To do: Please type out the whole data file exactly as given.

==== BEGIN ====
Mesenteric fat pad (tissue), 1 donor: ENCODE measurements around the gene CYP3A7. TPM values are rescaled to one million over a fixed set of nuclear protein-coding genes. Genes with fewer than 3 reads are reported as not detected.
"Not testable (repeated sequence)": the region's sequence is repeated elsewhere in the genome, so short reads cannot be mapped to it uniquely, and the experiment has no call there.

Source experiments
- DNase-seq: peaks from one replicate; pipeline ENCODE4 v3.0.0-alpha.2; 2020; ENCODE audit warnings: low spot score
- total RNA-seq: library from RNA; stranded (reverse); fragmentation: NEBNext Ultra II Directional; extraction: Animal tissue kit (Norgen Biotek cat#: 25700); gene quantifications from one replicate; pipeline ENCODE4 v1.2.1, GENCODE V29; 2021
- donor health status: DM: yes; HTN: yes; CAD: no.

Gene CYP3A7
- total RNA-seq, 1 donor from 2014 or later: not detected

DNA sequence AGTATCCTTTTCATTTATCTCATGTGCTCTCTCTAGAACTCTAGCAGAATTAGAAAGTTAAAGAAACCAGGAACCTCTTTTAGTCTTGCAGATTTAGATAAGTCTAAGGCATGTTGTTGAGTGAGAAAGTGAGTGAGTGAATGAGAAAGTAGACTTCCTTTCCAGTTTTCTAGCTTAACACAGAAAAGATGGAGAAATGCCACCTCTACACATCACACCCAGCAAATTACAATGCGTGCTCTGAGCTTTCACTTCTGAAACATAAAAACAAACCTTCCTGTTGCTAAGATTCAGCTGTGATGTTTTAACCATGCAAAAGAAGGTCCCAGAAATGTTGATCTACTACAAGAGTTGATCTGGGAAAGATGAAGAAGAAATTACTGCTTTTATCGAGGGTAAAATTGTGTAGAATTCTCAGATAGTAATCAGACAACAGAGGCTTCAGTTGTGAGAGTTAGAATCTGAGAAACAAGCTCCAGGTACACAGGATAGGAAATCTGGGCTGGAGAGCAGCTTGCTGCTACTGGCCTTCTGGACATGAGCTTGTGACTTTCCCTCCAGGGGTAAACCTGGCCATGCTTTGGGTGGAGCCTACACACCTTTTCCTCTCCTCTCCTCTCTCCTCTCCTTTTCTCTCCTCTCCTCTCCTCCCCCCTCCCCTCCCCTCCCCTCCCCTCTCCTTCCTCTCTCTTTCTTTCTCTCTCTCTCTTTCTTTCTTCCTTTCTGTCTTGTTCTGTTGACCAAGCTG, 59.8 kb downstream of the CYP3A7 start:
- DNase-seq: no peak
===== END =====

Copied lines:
Mesenteric fat pad (tissue), 1 donor: ENCODE measurements around the gene CYP3A7. TPM values are rescaled to one million over a fixed set of nuclear protein-coding genes. Genes with fewer than 3 reads are reported as not detected.
"Not testable (repeated sequence)": the region's sequence is repeated elsewhere in the genome, so short reads cannot be mapped to it uniquely, and the experiment has no call there.

Source experiments
- DNase-seq: peaks from one replicate; pipeline ENCODE4 v3.0.0-alpha.2; 2020; ENCODE audit warnings: low spot score
- total RNA-seq: library from RNA; stranded (reverse); fragmentation: NEBNext Ultra II Directional; extraction: Animal tissue kit (Norgen Biotek cat#: 25700); gene quantifications from one replicate; pipeline ENCODE4 v1.2.1, GENCODE V29; 2021
- donor health status: DM: yes; HTN: yes; CAD: no.

Gene CYP3A7
- total RNA-seq, 1 donor from 2014 or later: not detected

DNA sequence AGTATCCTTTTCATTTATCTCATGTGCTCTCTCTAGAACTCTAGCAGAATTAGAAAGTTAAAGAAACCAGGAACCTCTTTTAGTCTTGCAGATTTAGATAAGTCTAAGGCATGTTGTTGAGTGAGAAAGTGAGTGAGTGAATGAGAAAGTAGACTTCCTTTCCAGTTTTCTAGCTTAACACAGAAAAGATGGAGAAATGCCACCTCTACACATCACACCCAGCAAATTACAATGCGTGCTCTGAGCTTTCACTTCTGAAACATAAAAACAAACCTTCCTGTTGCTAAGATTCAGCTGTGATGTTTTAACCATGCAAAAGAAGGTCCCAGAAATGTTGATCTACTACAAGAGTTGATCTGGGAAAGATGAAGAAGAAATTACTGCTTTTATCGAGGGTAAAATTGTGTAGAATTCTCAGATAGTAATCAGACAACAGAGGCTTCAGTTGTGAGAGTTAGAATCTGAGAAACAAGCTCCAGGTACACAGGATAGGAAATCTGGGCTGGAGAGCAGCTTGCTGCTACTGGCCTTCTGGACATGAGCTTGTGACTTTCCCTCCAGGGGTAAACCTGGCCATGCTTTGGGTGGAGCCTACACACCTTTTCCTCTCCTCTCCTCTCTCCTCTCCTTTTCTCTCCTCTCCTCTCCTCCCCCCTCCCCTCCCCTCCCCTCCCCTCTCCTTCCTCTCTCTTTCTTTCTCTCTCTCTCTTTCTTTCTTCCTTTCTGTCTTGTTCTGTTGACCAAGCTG, 59.8 kb downstream of the CYP3A7 start:
- DNase-seq: no peak